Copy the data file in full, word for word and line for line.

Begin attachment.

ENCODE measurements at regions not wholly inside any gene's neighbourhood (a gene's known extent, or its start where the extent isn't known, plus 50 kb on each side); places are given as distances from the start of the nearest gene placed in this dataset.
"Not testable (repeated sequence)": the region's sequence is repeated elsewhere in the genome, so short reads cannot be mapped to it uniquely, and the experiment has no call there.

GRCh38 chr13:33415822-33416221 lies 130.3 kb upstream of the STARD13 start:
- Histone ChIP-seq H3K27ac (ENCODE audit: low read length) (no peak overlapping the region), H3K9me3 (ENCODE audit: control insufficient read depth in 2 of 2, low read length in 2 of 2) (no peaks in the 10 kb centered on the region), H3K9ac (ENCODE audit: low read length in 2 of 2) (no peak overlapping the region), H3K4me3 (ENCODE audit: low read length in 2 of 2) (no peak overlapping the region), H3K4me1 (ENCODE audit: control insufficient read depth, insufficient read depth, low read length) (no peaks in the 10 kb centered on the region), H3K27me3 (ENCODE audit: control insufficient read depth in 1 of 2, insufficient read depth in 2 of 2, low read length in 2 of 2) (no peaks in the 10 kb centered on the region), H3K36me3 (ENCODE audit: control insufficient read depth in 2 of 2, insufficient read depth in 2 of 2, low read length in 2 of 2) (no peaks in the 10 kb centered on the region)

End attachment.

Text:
ENCODE measurements at regions not wholly inside any gene's neighbourhood (a gene's known extent, or its start where the extent isn't known, plus 50 kb on each side); places are given as distances from the start of the nearest gene placed in this dataset.
"Not testable (repeated sequence)": the region's sequence is repeated elsewhere in the genome, so short reads cannot be mapped to it uniquely, and the experiment has no call there.

GRCh38 chr13:33415822-33416221 lies 130.3 kb upstream of the STARD13 start:
- Histone ChIP-seq H3K27ac (ENCODE audit: low read length) (no peak overlapping the region), H3K9me3 (ENCODE audit: control insufficient read depth in 2 of 2, low read length in 2 of 2) (no peaks in the 10 kb centered on the region), H3K9ac (ENCODE audit: low read length in 2 of 2) (no peak overlapping the region), H3K4me3 (ENCODE audit: low read length in 2 of 2) (no peak overlapping the region), H3K4me1 (ENCODE audit: control insufficient read depth, insufficient read depth, low read length) (no peaks in the 10 kb centered on the region), H3K27me3 (ENCODE audit: control insufficient read depth in 1 of 2, insufficient read depth in 2 of 2, low read length in 2 of 2) (no peaks in the 10 kb centered on the region), H3K36me3 (ENCODE audit: control insufficient read depth in 2 of 2, insufficient read depth in 2 of 2, low read length in 2 of 2) (no peaks in the 10 kb centered on the region)